The natural amphitheater of Camosciara stands out in its majesty: here, carbonate rocks surface together with dolomite rocks, which definitely give to this spot of the Apennines an “alpine” look.
Already established in 1921 following a private initiative, the protected area initially included only 100 hectares on the highest summits of Camosciara. It was then officially recognized by the Italian law in 1923 with the name of Abruzzo National Park, and then in 2001 with the current name, also as a result of its extension to the mountain range representing the watershed between Lazio and Molise. Today, its approximately 50,000 hectares are surrounded by a buffer zone of over 70,000 hectares with more or less the same limitations on hunting.
People live in the Park: hamlets and small towns of medieval origin, but also very recent ones – post-earthquake settlements or tourist facilities – are scattered across the valleys and the mountain ridges, both within the protected area and, more often, along its borders, in the outer green belt or Adjoining Area.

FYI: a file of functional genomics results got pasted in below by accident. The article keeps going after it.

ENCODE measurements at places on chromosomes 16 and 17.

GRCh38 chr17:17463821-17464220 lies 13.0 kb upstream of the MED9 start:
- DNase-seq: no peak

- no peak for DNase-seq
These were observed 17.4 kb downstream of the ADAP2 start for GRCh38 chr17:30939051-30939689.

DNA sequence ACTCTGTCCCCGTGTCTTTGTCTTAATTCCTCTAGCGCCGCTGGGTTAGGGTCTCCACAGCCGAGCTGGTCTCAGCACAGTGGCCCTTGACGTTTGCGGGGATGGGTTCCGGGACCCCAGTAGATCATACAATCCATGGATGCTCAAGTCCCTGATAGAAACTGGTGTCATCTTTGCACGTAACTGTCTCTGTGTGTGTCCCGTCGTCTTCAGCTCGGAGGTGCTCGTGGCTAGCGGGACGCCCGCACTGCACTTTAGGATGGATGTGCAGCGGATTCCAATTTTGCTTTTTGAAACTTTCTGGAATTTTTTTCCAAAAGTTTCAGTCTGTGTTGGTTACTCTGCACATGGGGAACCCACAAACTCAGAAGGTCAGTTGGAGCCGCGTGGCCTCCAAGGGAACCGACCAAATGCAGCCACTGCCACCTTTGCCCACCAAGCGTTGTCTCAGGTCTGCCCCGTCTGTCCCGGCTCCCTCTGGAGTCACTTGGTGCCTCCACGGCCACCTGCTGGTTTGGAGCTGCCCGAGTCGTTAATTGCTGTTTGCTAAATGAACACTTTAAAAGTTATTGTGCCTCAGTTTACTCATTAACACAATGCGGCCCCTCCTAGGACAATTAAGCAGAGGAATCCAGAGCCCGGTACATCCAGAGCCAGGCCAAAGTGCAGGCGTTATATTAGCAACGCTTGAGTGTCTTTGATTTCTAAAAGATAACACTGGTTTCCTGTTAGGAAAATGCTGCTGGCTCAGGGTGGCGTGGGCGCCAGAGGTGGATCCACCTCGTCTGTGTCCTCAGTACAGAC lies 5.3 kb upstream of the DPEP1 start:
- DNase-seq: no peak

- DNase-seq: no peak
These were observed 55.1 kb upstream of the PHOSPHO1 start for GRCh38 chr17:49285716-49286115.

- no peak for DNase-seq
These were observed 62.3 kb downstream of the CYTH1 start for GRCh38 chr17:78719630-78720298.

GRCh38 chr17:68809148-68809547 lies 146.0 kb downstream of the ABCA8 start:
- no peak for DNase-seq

The leading economic sector in the central area of the Park (Alto Sangro) is without a doubt tourism, with more and more attention aimed at combining conservation and development. On the slopes of Lazio and Molise, also thanks to more favorable environmental conditions, it is easy to find remnants of farming and zootechnical activities.